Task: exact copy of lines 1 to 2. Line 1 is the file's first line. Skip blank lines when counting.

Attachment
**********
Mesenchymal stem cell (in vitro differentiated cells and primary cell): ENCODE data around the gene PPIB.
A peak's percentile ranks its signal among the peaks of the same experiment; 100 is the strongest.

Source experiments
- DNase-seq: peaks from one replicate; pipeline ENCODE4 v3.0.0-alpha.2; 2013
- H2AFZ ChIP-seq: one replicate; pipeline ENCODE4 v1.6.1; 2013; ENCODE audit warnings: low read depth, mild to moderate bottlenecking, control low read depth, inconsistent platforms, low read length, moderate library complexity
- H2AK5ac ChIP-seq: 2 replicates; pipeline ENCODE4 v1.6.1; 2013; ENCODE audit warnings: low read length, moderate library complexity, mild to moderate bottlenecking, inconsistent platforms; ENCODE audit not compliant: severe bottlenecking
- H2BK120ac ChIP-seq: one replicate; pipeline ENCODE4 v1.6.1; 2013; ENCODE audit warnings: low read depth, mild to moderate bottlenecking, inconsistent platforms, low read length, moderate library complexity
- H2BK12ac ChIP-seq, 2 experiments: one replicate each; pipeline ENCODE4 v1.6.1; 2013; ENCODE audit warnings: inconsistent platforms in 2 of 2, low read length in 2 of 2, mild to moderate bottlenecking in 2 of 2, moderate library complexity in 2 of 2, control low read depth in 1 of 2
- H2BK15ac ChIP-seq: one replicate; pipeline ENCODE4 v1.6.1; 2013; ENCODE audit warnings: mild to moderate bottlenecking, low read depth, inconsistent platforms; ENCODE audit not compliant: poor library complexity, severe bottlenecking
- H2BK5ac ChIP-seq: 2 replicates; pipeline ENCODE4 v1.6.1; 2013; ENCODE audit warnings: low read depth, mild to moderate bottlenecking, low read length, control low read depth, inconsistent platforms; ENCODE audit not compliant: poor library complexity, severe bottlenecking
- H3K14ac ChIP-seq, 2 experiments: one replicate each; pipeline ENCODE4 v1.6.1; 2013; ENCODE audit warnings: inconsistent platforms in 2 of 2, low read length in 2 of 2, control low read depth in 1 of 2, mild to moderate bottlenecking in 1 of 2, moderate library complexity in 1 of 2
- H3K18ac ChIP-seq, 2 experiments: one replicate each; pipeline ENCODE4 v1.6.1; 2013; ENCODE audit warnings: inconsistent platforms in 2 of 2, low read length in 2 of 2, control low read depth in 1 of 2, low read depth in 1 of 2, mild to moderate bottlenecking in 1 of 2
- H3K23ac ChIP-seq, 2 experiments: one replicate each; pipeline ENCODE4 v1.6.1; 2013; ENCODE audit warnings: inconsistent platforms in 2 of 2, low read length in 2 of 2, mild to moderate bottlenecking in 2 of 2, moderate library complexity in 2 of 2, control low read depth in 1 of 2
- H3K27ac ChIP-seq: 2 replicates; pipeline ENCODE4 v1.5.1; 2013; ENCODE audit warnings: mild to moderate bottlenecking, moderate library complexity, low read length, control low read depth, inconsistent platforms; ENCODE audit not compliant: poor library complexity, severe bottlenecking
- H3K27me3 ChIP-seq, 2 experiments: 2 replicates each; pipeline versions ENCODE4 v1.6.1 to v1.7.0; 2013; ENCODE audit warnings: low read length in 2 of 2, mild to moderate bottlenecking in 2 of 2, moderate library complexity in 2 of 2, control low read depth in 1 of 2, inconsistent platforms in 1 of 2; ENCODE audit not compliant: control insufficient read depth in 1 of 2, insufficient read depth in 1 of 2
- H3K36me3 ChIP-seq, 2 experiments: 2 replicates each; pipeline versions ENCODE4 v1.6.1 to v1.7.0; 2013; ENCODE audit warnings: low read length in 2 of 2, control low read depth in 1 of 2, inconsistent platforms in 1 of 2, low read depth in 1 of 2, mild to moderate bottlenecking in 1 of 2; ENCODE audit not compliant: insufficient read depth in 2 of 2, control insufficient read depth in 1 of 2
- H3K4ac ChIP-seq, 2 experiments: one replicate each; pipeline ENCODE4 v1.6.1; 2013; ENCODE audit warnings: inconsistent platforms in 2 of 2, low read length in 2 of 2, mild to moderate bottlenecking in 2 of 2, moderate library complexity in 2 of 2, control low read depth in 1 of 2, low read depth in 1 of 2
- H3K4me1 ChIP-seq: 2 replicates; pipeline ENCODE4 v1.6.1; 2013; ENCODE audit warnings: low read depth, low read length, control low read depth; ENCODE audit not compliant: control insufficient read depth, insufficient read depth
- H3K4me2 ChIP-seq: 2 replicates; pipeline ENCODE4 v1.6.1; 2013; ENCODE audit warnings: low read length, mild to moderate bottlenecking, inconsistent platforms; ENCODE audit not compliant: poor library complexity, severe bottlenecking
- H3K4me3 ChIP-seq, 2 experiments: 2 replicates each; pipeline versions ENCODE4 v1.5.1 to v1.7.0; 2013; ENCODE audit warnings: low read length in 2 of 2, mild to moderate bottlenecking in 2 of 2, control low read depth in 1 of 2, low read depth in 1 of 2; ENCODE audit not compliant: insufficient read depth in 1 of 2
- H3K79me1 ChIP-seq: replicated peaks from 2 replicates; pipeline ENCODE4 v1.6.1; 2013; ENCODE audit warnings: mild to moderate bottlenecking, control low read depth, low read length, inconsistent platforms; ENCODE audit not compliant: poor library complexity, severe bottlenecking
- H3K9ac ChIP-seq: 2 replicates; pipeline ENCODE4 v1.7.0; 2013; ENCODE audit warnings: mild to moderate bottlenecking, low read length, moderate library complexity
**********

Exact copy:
Mesenchymal stem cell (in vitro differentiated cells and primary cell): ENCODE data around the gene PPIB.
A peak's percentile ranks its signal among the peaks of the same experiment; 100 is the strongest.